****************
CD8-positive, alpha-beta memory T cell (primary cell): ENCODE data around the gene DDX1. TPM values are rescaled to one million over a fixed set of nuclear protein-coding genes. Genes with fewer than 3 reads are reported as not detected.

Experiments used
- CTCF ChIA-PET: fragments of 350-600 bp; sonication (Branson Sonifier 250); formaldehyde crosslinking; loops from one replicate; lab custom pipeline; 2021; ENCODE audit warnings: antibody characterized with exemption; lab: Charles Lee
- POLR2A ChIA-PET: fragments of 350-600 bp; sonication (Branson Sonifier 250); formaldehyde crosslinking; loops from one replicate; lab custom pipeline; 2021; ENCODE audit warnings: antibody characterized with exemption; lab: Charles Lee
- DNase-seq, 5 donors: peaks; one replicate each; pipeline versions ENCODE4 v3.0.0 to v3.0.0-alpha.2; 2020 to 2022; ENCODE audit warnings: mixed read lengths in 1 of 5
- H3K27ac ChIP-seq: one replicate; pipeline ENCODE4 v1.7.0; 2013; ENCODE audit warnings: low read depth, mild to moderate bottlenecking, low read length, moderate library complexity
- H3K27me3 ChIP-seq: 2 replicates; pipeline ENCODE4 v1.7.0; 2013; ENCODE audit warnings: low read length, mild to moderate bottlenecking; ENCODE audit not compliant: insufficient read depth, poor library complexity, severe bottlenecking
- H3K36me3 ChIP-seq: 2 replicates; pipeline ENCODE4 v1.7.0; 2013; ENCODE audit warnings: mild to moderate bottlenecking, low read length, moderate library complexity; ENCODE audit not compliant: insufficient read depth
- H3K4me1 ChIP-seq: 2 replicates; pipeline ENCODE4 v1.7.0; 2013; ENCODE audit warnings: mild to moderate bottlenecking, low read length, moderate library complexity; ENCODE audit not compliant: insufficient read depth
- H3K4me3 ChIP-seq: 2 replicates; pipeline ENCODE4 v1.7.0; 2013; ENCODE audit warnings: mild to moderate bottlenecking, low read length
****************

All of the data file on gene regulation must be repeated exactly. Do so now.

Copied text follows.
CD8-positive, alpha-beta memory T cell (primary cell): ENCODE data around the gene DDX1. TPM values are rescaled to one million over a fixed set of nuclear protein-coding genes. Genes with fewer than 3 reads are reported as not detected.

Experiments used
- CTCF ChIA-PET: fragments of 350-600 bp; sonication (Branson Sonifier 250); formaldehyde crosslinking; loops from one replicate; lab custom pipeline; 2021; ENCODE audit warnings: antibody characterized with exemption; lab: Charles Lee
- POLR2A ChIA-PET: fragments of 350-600 bp; sonication (Branson Sonifier 250); formaldehyde crosslinking; loops from one replicate; lab custom pipeline; 2021; ENCODE audit warnings: antibody characterized with exemption; lab: Charles Lee
- DNase-seq, 5 donors: peaks; one replicate each; pipeline versions ENCODE4 v3.0.0 to v3.0.0-alpha.2; 2020 to 2022; ENCODE audit warnings: mixed read lengths in 1 of 5
- H3K27ac ChIP-seq: one replicate; pipeline ENCODE4 v1.7.0; 2013; ENCODE audit warnings: low read depth, mild to moderate bottlenecking, low read length, moderate library complexity
- H3K27me3 ChIP-seq: 2 replicates; pipeline ENCODE4 v1.7.0; 2013; ENCODE audit warnings: low read length, mild to moderate bottlenecking; ENCODE audit not compliant: insufficient read depth, poor library complexity, severe bottlenecking
- H3K36me3 ChIP-seq: 2 replicates; pipeline ENCODE4 v1.7.0; 2013; ENCODE audit warnings: mild to moderate bottlenecking, low read length, moderate library complexity; ENCODE audit not compliant: insufficient read depth
- H3K4me1 ChIP-seq: 2 replicates; pipeline ENCODE4 v1.7.0; 2013; ENCODE audit warnings: mild to moderate bottlenecking, low read length, moderate library complexity; ENCODE audit not compliant: insufficient read depth
- H3K4me3 ChIP-seq: 2 replicates; pipeline ENCODE4 v1.7.0; 2013; ENCODE audit warnings: mild to moderate bottlenecking, low read length